The system is designed with houses as an investment vehicle, rather than as homes for those who lack them. That requires some serious reform, not of planning (after all, new houses are a small % of all housing, so have minimal influence on overall prices, or availability) but of who builds, what is built and why. Housing for people to live in, not to accumulate unearned wealth, located near jobs and services, and with flexible ways of purchasing or renting. Flats, dense terrace type houses, but following the best models that can be found across the country. If Labour pursue that, taking notice of those councils who are making efforts to provide truly affordable housing, and building' on those lessons to roll out proven solutions across the country, then change for the better might happen. If they just further rig the system in favour of developers by tweaking planning to open up some prime land (watch land prices rise in those places), prices will continue to escalate, and the crisis deepen.

Anonymous said...

@Blissex He literally used the word "aspiration", it's only 5 paragraphs into that article.


'House prices need to fall in relation to people’s incomes, Keir Starmer has said'

If there's any real intention at all to even try to look like they're serious about this, then it must be as close to saying the unsayable as we have heard from any Establishment-approved politician in a very long time. Wean the country off its property bubble...?! Say it ain't so! That cow has been untouchable for nearly 3 decades!

But nobody honestly believes that incomes are going to rise faster than both house prices AND inflation, so he can't be talking about anything other than house prices falling quite sharply in real terms. I.e. letting the air out of the property bubble.

To do that gradually would certainly be a very sensible "aspiration", since the only thing more catastrophic to the current owner class than an end to endlessly inflating property values, would be for the bubble to actually pop. But even aiming to let it down gradually is sure to raise the ire of all the short-termists among a set of very entrenched parasitic interests.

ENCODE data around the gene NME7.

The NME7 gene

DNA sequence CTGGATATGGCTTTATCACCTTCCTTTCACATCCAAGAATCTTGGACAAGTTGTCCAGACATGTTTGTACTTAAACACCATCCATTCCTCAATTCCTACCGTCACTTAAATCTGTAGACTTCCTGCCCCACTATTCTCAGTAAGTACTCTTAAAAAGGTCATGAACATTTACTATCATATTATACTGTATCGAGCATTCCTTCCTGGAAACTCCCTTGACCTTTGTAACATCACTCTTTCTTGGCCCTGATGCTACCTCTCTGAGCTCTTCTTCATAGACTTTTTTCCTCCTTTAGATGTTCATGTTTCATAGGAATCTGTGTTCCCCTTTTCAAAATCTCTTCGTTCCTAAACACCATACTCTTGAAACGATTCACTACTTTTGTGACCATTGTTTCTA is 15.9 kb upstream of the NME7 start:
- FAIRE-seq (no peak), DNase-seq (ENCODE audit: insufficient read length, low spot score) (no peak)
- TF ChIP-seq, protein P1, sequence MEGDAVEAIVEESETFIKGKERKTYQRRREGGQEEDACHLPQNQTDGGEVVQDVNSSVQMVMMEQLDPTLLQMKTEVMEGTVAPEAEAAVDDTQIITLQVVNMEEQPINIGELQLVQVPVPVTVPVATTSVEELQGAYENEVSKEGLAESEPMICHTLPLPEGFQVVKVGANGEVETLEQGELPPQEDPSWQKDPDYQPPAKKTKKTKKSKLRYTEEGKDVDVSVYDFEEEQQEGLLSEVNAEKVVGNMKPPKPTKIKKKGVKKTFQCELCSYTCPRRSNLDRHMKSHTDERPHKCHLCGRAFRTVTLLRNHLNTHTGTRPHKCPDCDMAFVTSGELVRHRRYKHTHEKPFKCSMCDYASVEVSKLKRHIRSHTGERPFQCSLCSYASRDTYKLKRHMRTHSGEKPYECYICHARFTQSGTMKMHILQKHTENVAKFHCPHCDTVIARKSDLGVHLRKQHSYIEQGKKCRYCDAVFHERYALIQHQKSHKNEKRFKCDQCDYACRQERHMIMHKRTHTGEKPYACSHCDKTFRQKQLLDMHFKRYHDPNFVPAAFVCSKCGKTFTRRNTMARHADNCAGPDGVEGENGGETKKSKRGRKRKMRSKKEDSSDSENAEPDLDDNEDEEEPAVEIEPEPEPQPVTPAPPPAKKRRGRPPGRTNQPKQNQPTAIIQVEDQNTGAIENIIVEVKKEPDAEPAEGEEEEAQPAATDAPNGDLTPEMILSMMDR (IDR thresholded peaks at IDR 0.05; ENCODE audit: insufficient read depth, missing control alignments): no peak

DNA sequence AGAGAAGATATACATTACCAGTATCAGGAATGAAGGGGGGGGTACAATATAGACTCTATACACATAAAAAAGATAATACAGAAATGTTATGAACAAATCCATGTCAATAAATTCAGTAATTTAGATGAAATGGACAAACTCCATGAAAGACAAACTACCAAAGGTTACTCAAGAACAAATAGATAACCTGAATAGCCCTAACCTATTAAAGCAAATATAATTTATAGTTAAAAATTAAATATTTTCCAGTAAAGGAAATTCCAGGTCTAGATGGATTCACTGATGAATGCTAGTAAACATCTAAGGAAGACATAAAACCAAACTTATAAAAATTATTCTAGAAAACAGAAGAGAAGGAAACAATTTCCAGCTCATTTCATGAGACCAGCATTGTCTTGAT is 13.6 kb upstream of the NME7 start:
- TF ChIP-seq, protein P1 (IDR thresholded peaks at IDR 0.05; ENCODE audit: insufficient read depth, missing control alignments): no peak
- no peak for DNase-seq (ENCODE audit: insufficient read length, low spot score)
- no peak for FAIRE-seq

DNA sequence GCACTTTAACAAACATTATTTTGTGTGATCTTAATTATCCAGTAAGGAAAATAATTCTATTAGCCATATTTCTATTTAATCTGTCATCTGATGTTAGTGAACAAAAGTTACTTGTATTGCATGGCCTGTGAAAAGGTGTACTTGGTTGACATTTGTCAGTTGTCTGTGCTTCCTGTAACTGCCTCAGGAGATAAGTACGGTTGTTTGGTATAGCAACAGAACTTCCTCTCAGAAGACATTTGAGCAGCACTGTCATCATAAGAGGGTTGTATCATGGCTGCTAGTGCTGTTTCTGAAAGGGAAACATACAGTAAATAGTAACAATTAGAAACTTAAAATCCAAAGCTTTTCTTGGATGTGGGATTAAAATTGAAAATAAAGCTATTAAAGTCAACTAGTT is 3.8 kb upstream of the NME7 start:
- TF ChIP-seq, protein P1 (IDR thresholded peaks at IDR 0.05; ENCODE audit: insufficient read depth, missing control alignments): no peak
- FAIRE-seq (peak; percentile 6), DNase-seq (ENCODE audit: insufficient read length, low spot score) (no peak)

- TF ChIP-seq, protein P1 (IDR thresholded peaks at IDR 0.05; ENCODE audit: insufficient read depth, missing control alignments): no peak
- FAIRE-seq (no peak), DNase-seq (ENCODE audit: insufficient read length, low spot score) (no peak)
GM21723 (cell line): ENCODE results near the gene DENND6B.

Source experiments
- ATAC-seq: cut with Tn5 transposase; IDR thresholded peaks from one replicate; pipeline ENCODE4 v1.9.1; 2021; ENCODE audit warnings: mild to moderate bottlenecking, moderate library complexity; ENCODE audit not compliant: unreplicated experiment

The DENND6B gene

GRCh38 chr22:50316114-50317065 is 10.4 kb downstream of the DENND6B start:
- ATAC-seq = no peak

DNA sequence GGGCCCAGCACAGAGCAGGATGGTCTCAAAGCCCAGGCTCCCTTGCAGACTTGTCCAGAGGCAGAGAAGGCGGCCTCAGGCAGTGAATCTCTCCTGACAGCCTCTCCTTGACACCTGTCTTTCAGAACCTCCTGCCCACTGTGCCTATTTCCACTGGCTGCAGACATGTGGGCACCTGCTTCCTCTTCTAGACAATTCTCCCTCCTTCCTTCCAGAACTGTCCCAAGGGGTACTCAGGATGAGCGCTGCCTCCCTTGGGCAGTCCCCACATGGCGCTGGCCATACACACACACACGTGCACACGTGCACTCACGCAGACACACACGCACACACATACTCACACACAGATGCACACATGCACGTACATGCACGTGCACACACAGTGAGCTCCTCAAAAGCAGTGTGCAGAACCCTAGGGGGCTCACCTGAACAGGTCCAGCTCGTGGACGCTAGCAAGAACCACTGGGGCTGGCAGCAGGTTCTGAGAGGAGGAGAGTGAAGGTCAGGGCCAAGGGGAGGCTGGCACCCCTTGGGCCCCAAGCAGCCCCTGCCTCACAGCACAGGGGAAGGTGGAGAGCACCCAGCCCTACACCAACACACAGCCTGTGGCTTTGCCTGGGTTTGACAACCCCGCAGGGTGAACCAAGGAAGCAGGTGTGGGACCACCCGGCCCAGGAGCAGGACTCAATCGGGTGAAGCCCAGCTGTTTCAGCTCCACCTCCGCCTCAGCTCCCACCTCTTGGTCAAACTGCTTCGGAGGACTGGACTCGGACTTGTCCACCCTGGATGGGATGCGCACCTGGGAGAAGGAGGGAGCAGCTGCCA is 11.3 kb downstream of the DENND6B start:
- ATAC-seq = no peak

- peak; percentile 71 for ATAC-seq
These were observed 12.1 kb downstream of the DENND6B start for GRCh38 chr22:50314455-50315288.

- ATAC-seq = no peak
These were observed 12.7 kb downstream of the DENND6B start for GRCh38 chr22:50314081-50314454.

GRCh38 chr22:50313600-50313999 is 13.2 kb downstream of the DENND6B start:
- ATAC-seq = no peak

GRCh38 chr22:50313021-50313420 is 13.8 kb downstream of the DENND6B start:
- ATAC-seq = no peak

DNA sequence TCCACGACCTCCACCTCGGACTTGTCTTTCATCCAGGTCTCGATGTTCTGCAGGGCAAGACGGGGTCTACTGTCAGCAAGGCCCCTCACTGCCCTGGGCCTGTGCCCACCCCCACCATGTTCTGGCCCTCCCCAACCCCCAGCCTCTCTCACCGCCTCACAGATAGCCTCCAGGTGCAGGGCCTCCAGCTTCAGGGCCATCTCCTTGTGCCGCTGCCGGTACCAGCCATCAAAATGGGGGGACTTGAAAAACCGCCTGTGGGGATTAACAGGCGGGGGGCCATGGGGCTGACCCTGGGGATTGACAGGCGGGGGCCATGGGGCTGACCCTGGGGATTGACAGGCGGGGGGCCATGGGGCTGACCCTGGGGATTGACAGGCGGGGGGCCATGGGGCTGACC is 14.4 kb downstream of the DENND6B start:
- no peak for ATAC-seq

Aimit Palemglad said...

The bubble will pop eventually, because bubbles do. They can't grow for ever. Ultimately the finance system that fuels the bubble will collapse under the multi-pronged attack of climate change, energy cost of energy increase, and social instability driven by the rising unaffordability of essentials (housing, energy and food) helped by the further unbalancing effect of wealth concentrating into fewer and fewer hands. The only real uncertainty is when this will start to become apparent. Once that happens, it will snowball very quickly.

Blissex said...

«letting the air out of the property bubble. To do that gradually would certainly be a very sensible "aspiration", since the only thing more catastrophic to the current owner class than an end to endlessly inflating property values, would be for the bubble to actually pop»

There are *two* main owner classes: the people who matter more, old-big money, who are making immense fortunes and salting them away in offshore tax havens, and who would be not displeased by a property market collapse at some point: they have significant buffers of non-property wealth, and they could then buy back for real cheap all the properties they have sold at stupendous profit; and the people who still matter but less, their new-smaller money supporters, who are counting on property for their pensions so they can in the meanwhile spend all their income on a better living standard, relying on renters and buyers to save for them, and would be ruined by a collapse.

«But even aiming to let it down gradually is sure to raise the ire of all the short-termists»

There are plenty of short termists, a lot of the 50-60 year olds I know in southern England think that a property collapse is inevitable, they just pray for it to happen after they have retired, sold their £2m 3-bed semis to some younger sucker, and retired in luxury in Spain or Greece (or Dubai), and screw-everybody-else. I also know many already retired people still in England, very dependent on remortgaging, who have the same expectation, and pray that the collapse happens after they die, and screw-everybody-else.

Some guy said that religion is the opium of the masses, and the english religion is property worship (actually more generally incumbency worship, but incumbency in property is currently the best).

As short termism, a quote from a blogger, from June 2016, that illustrates several things: